‘The Women of Yueh’ presents settings of five poems by the Chinese poet, Li-Po; although originally for soprano and piano, a subsequent instrumental arrangement allowed Bliss to capture the full range of the inferences of the Chinese kanji through instrumental colour and shade; the flute arabesques in ‘She is a southern girl’ conveyed the mystery and fragility of the girl whose face is “prettier than star or moon” and whose feet are “white like frost”, while the low bass register of “She is gathering lotus buds” was moodily atmospheric, as the girl “hides away among the lilies” and “will not show her face again”. The moments of low, still recitation were the most affecting: the unaccompanied conclusion to “Many a girl of the South” settled seductively on a repeating tone, “She will pluck the flowers of the water/ For amorous wayfarers”, while at the close of “She, a Tung-yang girl” Matthews’ tender, slow recitation, “The moon has not yet set/ They look at each other - broken-hearted”, was enriched by woodwind trills, the latter evolving into a troubled, oscillating gesture before finally resolving into a consoling major chord.
After the interval, Matthews returned with Ian Brown now as pianist for three ‘pastoral’ songs by Roger Quilter, songs which capture the composer’s sensitivity to the Suffolk countryside of his youth. In ‘I Will Go With My Father A-Ploughing’, Brown’s soothing but penetrating compound lilt conveyed a deep connection with the earth, while Matthews brought a gleam to “the shine of the air”, suggesting the depth of the speaker’s love for the “rooks and the crows and the sea-gulls”. The sparse texture of the final verse, delivered after a slight but telling pause, poignantly suggested the pleasure in the harvest done, but also a subconscious recognition of the passing of traditional ways.
Brown’s accompaniment in ‘I Wish and I Wish’ was fittingly fey and faery-like, and ‘Cherry Valley’, with its tender unfolding melody (reminiscent of Finzi) darkened with complex harmonic shadows, was touching; but, while the low concluding line - “In Cherry Valley the cherries blow/ The valley paths are white as slow” - was wonderfully controlled, Matthews did not really capture the simplicity in which the poet’s meaning resides. These are intimate songs, and the Wigmore Hall (where, in fact, many of these songs and those programmed later in the series were first heard) offers a sympathetic acoustic, of which Matthews did not always take advantage.
The vocal offerings were preceded and followed by purely instrumental works, beginning with a refreshing and rich performance of Vaughan William’s Phantasy String Quintet. Lawrence Power’s opening viola theme, which reappears in each movement, was delivered without overly fussy vibrato but with a wonderfully focused, rich tone, delightfully complemented by the translucent traceries of Marianne Thorsen’s high violin. The four movements (Prelude, Scherzo, Alla Sarabanda, Burlesca) are played without a break, and the players moved adroitly through the varying moods: Paul Watkin’s energised cello staccato in the Scherzo initiated some dense rhythmic polyphony and syncopation, which was followed by the serene muted blend of the four upper strings in Alla Sarabanda. After much contrapuntal complexity the Burlesca ended with the return of the viola motif above a held dissonant chord, before an effulgent outpouring from the first violin, in the manner of a lark ascending, brought the work to an elevating close.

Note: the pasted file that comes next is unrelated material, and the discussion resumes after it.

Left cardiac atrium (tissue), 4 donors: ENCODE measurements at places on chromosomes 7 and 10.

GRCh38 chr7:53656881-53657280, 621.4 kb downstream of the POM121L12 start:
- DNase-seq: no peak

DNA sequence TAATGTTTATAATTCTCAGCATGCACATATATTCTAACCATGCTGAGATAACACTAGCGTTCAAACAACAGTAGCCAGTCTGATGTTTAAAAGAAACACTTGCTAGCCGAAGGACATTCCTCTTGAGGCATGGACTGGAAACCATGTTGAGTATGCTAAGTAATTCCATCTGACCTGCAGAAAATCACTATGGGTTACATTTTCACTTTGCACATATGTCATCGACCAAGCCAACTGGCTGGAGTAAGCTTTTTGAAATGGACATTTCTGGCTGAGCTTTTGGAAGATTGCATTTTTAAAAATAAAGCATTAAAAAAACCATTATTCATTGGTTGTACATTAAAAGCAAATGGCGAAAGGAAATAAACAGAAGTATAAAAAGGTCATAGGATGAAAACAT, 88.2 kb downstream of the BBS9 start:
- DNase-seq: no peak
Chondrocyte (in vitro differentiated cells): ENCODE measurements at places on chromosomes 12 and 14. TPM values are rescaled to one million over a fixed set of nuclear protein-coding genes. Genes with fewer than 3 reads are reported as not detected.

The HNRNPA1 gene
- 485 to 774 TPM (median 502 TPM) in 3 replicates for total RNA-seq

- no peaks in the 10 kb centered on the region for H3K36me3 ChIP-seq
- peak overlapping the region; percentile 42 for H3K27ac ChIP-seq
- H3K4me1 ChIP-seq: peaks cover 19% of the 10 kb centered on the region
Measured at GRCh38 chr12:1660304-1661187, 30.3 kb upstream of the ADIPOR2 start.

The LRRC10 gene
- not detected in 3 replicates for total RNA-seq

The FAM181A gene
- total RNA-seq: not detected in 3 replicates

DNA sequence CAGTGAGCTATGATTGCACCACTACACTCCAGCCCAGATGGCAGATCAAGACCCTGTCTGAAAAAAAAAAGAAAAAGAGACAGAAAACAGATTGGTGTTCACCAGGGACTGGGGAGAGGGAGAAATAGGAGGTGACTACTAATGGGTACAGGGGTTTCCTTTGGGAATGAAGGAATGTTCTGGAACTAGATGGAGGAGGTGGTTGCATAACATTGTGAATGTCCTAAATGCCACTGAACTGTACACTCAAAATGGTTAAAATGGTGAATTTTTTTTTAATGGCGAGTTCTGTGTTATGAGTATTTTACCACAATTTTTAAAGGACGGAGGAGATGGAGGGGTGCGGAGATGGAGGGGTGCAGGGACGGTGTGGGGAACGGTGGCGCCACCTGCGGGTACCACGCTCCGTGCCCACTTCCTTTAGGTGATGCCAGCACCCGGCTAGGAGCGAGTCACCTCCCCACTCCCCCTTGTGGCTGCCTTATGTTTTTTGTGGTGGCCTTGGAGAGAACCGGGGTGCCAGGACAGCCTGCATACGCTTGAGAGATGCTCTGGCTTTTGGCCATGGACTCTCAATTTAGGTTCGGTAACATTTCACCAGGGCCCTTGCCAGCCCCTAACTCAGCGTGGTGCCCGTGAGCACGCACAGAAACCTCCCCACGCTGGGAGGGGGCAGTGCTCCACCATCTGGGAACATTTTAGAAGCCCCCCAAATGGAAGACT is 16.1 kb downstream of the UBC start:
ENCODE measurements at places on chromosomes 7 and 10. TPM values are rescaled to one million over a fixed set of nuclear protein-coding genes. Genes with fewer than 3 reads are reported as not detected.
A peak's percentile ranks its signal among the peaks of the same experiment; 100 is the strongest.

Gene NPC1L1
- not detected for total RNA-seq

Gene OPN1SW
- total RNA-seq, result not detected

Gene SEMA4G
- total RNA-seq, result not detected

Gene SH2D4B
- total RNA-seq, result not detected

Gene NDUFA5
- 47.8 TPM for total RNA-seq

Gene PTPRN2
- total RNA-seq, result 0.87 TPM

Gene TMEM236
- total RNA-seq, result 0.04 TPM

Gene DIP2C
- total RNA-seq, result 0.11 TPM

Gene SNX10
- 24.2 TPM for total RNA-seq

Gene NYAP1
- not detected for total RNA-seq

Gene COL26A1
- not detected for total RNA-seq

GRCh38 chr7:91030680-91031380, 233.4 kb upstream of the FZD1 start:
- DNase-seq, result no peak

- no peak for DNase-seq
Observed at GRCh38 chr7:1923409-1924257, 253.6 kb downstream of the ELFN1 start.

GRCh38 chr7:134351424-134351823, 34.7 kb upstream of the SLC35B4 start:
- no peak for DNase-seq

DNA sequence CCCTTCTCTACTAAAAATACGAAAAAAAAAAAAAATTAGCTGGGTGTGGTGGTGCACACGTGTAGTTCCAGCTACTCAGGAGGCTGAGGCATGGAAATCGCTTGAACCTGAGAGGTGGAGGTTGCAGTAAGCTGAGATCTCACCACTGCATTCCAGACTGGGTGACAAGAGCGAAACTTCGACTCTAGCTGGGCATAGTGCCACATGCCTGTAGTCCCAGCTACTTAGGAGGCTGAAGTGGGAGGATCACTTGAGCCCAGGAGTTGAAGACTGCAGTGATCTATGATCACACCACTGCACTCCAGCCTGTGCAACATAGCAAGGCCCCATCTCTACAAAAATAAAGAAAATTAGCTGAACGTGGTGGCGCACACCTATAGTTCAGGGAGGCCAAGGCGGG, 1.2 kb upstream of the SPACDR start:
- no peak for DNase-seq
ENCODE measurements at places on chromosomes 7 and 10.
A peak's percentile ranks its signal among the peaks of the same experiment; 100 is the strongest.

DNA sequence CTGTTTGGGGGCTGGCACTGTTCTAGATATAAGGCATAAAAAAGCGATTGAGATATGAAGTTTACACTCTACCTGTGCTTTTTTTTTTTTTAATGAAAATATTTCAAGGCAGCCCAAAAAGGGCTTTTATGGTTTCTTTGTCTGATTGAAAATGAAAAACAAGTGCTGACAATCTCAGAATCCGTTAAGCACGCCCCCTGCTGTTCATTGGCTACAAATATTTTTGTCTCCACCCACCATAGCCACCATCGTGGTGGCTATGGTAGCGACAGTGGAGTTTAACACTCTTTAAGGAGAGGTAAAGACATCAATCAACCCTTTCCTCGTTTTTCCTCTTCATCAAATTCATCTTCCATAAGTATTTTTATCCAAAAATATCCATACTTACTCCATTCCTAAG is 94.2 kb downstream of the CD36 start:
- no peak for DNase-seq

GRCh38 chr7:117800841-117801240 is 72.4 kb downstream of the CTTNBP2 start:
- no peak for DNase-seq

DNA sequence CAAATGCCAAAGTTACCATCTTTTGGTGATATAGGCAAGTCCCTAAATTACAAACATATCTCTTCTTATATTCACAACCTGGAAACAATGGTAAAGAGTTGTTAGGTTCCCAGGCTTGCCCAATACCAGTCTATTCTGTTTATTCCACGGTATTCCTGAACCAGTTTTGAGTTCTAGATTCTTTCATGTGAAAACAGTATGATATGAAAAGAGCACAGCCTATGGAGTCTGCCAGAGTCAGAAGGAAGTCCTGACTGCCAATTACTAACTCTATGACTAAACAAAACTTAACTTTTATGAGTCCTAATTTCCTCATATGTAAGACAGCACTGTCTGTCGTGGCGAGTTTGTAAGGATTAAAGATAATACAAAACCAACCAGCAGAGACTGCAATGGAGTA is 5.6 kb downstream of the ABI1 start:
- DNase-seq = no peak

Three folksong arranged by Percy Grainger for piano and strings entertained, with the crisp dance textures, pizzicato bite and flamboyant final variant of ‘Shepherd’s Hey’ giving way to the restful cadence of ‘My Robin is to the Greenwood Gone’, the cello’s calm melody supported by stirring harmonic progressions. Brown, Thorsen and Watkins were joined by Power in ‘Clog Dance’, which ran through a gamut of moods embracing decorum, rumbustiousness and insouciance.
The concert concluded with a committed and intelligent performance of Elgar’s E minor String Quartet. A mood of nervous speculation characterised the first movement, the spry rhythms and irresolute harmonies combining to create a restlessness which was resolved into an ebullient, confident energy in the final movement. The intervening andante, marked Piacevole, was contemplative, its peace undisturbed - a perfect embodiment of the words of Arthur O’Shaughnessy which inspired Elgar, “We are the Music Makers, and we are the Dreamers of Dreams”.
Vaughan Williams: Phantasy String Quintet in D minor
Grainger: ‘My Robin is to the Greenwood Gone’; ‘Shepherd’s Hey’; ‘Handel in the Strand’; Bliss‘Rout’; ‘Madame Noy’; ‘Women of Yueh’
Quilter: Three pastoral songs for soprano and piano trio
Elgar: String Quartet in E minor Op.83
Nash Ensemble. Sally Matthews, soprano. Ian Brown, conductor. Wigmore Hall, London, Saturday, 22nd September 2012.